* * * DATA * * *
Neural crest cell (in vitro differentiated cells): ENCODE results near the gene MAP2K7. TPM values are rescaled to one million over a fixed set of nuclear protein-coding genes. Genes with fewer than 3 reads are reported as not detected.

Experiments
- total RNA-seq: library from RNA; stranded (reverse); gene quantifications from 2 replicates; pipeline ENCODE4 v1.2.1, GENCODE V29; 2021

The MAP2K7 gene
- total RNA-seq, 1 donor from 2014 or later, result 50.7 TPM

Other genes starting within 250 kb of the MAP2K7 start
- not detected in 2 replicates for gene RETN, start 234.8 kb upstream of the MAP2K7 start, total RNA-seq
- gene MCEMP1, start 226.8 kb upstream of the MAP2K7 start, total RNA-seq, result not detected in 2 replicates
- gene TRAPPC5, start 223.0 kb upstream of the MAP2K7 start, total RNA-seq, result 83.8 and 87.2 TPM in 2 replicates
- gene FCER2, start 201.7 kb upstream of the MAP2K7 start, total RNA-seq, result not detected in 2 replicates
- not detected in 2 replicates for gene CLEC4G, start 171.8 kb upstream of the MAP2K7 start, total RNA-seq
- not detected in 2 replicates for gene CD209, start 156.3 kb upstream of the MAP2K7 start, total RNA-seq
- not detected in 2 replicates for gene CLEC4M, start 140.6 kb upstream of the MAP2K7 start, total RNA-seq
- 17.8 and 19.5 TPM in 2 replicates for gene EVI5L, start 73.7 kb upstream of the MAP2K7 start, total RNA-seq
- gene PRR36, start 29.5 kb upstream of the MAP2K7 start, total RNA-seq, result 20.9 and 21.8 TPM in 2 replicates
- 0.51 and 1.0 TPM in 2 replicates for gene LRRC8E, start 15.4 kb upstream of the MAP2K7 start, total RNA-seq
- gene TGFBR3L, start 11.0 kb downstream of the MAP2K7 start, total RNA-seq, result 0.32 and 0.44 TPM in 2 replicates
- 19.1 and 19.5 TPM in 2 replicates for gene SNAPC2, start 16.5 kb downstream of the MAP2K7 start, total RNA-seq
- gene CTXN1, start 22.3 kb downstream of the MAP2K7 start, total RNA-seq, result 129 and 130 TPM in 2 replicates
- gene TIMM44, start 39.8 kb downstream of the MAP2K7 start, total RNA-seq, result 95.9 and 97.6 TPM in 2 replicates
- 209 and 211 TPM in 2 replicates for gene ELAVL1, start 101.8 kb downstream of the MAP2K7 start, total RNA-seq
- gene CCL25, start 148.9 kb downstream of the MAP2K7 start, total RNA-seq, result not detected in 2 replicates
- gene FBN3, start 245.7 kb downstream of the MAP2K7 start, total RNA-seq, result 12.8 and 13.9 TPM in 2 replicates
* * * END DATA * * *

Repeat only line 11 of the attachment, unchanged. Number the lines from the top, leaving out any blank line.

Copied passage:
- not detected in 2 replicates for gene CLEC4G, start 171.8 kb upstream of the MAP2K7 start, total RNA-seq